The newly built annex transitions seamlessly from the aquarium to the space dedicated to the sea turtles, leading first to a kitchen where through large windows you can watch the top chefs of the marine world prepare gourmet meals for all residents of the museum’s aquariums. Tidbit information – in an effort not to waste any food, local supermarkets’ unsold fresh fish goes to the aquarium, and the amount needed is surprisingly small: 150 kg (330 lbs) per year feed the museum’s entire fish and reptile population. Turtles are fed twice a week, and the public is welcome to watch. But leave it to the pros to serve them their meals – these predators have extremely strong jaws and can break a human’s limb in one clean snap.
Next stop, the five indoor tanks, where incoming turtles can acclimatize to their new environment and sick ones are cared for. Their most frequent injuries: being caught in fishing nets, fishhooks stuck in their throats, cracked shells or the ingestion of plastic. Trained technicians, skilled in the handling of protected species, work with specialist vets and other French and European rescue centre networks. This is also an opportunity to contribute to study programmes related to the species’ biology, behavior and environment. Many of the patients come directly from the Mediterranean coast in the vicinity of Monaco.
Before you leave the indoor space to visit the outdoor tank, informational boards provide further facts and trivia, and a miniature landscape lets the youngest visitors playfully explore the reptiles’ lifecycle on land and in water.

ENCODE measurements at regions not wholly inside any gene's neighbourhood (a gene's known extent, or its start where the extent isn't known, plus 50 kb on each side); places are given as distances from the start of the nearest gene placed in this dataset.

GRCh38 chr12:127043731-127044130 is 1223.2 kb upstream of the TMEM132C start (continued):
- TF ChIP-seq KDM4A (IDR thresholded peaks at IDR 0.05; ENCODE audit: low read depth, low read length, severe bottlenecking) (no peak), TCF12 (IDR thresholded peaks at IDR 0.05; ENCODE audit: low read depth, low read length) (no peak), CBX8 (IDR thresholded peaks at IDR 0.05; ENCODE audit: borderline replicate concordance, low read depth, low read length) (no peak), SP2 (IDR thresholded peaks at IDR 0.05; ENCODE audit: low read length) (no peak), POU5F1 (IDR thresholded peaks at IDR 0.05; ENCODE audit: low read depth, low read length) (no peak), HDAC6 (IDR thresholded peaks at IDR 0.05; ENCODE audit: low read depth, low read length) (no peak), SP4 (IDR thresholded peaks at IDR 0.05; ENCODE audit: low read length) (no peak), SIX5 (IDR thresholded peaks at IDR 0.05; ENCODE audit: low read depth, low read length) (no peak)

The new outdoor basin, designed and built by renowned Monegasque architect Patrick Raymond, is both a technical feat and an esthetic marvel. Set in the rock wall and overlooking the Mediterranean Sea at its feet, it holds 160 m3 (42,200 gallons) of seawater, secured by a 21 cm thick plexiglass wall measuring an impressive 10 m x 2.5 m.
This massive tank is currently home to two young loggerhead turtles and a good number of fish for company. Avril and Samy were born in captivity in 2011 and recently rescued from one of the dubious commercial operations featuring sea animals. Although the Oceanographic Institute’s primary goal is to rehab turtles with a view of releasing them back into the ocean, these two have been judged to be currently incapable of living in their natural environment, lacking the capacity for survival and their hunting instinct, and will therefore likely remain permanent residents.
Of the other animals that do get released back into the sea after due veterinarian care and the reinforcement of their capacity to swim and feed, some are fitted with a “hightech backpack”. This scientific device allows the carers to collect vital data about their movements, behaviour or feeding areas. The general public can follow the itinerary of these rehabilitated turtles online.